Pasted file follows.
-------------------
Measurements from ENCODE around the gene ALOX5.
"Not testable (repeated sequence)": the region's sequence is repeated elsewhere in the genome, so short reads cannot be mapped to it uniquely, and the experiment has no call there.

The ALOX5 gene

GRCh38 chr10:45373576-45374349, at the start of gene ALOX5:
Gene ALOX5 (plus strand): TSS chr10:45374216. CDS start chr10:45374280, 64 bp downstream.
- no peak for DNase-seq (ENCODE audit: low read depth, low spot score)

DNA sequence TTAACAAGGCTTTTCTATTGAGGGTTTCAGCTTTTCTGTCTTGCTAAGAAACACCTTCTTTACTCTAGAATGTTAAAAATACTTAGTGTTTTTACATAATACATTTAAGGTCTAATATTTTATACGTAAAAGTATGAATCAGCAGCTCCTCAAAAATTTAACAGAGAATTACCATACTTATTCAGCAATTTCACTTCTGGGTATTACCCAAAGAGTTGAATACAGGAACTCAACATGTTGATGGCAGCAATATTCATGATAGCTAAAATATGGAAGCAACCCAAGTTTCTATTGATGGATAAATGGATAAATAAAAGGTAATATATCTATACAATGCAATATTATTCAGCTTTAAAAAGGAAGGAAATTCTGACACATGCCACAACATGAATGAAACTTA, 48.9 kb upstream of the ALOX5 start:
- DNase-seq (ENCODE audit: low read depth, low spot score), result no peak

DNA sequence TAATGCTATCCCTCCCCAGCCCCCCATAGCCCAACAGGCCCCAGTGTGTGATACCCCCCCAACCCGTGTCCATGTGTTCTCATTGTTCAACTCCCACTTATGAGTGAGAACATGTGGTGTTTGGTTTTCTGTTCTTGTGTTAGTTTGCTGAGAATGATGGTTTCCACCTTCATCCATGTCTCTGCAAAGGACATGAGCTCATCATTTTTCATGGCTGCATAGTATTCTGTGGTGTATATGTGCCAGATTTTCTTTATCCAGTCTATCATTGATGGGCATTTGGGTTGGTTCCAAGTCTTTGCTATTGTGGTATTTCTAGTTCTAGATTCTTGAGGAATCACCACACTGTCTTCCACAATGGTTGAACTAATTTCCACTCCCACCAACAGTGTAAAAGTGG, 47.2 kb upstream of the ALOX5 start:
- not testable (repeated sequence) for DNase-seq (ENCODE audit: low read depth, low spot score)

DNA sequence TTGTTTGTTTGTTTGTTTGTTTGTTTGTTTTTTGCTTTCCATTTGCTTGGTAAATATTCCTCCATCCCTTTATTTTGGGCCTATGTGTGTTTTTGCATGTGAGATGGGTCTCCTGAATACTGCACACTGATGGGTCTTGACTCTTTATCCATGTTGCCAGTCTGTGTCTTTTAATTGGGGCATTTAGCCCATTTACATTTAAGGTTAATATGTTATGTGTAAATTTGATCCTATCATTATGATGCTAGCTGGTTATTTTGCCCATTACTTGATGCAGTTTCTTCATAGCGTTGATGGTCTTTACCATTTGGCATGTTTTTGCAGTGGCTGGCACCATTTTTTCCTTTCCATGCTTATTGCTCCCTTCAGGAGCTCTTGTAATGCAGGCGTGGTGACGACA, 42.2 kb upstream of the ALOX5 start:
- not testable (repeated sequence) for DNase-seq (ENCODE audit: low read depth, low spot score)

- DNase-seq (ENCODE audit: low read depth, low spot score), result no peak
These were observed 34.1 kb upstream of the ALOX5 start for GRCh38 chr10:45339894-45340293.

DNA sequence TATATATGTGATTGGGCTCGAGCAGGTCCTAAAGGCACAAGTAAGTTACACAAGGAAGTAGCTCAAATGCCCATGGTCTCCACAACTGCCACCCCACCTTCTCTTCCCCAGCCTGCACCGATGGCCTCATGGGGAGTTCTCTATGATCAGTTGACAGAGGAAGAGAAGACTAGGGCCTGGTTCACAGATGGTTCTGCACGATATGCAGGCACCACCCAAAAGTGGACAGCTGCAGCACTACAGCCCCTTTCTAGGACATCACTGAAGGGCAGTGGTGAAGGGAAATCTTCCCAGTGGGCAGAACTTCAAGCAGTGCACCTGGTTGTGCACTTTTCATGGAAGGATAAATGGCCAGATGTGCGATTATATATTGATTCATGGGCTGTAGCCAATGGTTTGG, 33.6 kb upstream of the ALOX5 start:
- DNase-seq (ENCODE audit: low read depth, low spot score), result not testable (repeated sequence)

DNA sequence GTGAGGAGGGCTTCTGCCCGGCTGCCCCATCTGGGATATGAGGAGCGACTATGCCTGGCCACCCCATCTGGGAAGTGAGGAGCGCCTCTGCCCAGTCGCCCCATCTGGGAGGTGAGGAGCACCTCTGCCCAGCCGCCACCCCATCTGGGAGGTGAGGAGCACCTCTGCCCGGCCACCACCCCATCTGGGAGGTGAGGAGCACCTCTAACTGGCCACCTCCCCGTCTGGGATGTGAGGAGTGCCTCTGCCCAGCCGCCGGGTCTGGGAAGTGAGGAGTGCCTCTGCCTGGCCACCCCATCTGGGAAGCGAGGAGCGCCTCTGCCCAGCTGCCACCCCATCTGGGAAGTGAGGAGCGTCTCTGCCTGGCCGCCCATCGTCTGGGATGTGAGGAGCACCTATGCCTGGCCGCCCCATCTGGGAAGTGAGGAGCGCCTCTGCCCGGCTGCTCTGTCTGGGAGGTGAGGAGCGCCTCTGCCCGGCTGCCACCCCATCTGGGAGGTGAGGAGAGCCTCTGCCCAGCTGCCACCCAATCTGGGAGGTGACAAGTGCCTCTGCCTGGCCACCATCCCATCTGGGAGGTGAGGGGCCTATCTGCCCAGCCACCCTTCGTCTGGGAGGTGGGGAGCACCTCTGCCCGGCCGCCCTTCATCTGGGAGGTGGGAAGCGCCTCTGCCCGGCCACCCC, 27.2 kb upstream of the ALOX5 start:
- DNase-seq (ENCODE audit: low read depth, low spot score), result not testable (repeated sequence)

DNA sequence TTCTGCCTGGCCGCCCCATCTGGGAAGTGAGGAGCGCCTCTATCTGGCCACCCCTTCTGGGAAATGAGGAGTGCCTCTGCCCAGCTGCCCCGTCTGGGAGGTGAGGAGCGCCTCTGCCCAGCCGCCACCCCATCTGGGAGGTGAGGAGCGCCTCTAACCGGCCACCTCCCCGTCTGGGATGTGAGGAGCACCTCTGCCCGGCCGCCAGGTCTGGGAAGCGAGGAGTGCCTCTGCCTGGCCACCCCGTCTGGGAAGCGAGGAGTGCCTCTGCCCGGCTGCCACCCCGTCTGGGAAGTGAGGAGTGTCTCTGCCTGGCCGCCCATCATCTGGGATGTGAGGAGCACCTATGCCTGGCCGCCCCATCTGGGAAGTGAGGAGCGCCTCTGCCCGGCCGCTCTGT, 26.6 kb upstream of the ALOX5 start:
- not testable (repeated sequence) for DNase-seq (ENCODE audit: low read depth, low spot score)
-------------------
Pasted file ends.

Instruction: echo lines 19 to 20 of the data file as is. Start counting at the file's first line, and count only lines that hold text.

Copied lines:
DNA sequence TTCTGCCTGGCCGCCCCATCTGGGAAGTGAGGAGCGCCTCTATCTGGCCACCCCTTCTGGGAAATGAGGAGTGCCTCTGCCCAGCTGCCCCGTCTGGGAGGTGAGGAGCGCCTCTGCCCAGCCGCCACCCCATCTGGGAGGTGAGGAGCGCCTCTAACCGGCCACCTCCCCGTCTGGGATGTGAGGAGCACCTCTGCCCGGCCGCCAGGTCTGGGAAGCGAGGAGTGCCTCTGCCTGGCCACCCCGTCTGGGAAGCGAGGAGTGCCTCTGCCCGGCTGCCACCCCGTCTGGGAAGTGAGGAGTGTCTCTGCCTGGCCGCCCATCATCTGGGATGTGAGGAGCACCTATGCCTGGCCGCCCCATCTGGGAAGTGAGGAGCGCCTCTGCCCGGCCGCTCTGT, 26.6 kb upstream of the ALOX5 start:
- not testable (repeated sequence) for DNase-seq (ENCODE audit: low read depth, low spot score)